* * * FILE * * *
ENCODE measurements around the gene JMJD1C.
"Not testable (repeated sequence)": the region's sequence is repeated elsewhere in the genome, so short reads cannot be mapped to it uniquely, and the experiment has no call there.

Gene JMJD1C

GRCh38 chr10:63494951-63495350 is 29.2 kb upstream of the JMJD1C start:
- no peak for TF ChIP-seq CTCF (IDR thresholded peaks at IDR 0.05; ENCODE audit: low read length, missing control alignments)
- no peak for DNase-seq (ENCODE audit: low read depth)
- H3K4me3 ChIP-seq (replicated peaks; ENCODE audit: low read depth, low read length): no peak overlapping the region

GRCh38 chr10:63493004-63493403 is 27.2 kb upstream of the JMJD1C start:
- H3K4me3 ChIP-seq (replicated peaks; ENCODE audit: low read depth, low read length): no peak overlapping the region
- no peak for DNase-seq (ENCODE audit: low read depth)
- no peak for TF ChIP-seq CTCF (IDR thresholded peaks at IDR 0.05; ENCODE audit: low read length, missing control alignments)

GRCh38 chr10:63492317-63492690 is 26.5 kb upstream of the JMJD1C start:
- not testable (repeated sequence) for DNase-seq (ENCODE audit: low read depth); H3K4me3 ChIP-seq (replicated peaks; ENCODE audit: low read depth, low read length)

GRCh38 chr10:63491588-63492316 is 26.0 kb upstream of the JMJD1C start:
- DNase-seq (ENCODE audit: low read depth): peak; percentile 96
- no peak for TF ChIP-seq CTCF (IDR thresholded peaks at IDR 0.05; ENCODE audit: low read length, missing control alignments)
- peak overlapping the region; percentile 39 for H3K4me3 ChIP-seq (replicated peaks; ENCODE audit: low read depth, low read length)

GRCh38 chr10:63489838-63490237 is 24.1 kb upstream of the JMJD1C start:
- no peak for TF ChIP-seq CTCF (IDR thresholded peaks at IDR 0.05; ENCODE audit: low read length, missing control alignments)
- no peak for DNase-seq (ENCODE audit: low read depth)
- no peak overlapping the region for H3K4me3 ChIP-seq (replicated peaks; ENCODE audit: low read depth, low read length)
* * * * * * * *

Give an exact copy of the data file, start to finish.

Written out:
ENCODE measurements around the gene JMJD1C.
"Not testable (repeated sequence)": the region's sequence is repeated elsewhere in the genome, so short reads cannot be mapped to it uniquely, and the experiment has no call there.

Gene JMJD1C

GRCh38 chr10:63494951-63495350 is 29.2 kb upstream of the JMJD1C start:
- no peak for TF ChIP-seq CTCF (IDR thresholded peaks at IDR 0.05; ENCODE audit: low read length, missing control alignments)
- no peak for DNase-seq (ENCODE audit: low read depth)
- H3K4me3 ChIP-seq (replicated peaks; ENCODE audit: low read depth, low read length): no peak overlapping the region

GRCh38 chr10:63493004-63493403 is 27.2 kb upstream of the JMJD1C start:
- H3K4me3 ChIP-seq (replicated peaks; ENCODE audit: low read depth, low read length): no peak overlapping the region
- no peak for DNase-seq (ENCODE audit: low read depth)
- no peak for TF ChIP-seq CTCF (IDR thresholded peaks at IDR 0.05; ENCODE audit: low read length, missing control alignments)

GRCh38 chr10:63492317-63492690 is 26.5 kb upstream of the JMJD1C start:
- not testable (repeated sequence) for DNase-seq (ENCODE audit: low read depth); H3K4me3 ChIP-seq (replicated peaks; ENCODE audit: low read depth, low read length)

GRCh38 chr10:63491588-63492316 is 26.0 kb upstream of the JMJD1C start:
- DNase-seq (ENCODE audit: low read depth): peak; percentile 96
- no peak for TF ChIP-seq CTCF (IDR thresholded peaks at IDR 0.05; ENCODE audit: low read length, missing control alignments)
- peak overlapping the region; percentile 39 for H3K4me3 ChIP-seq (replicated peaks; ENCODE audit: low read depth, low read length)

GRCh38 chr10:63489838-63490237 is 24.1 kb upstream of the JMJD1C start:
- no peak for TF ChIP-seq CTCF (IDR thresholded peaks at IDR 0.05; ENCODE audit: low read length, missing control alignments)
- no peak for DNase-seq (ENCODE audit: low read depth)
- no peak overlapping the region for H3K4me3 ChIP-seq (replicated peaks; ENCODE audit: low read depth, low read length)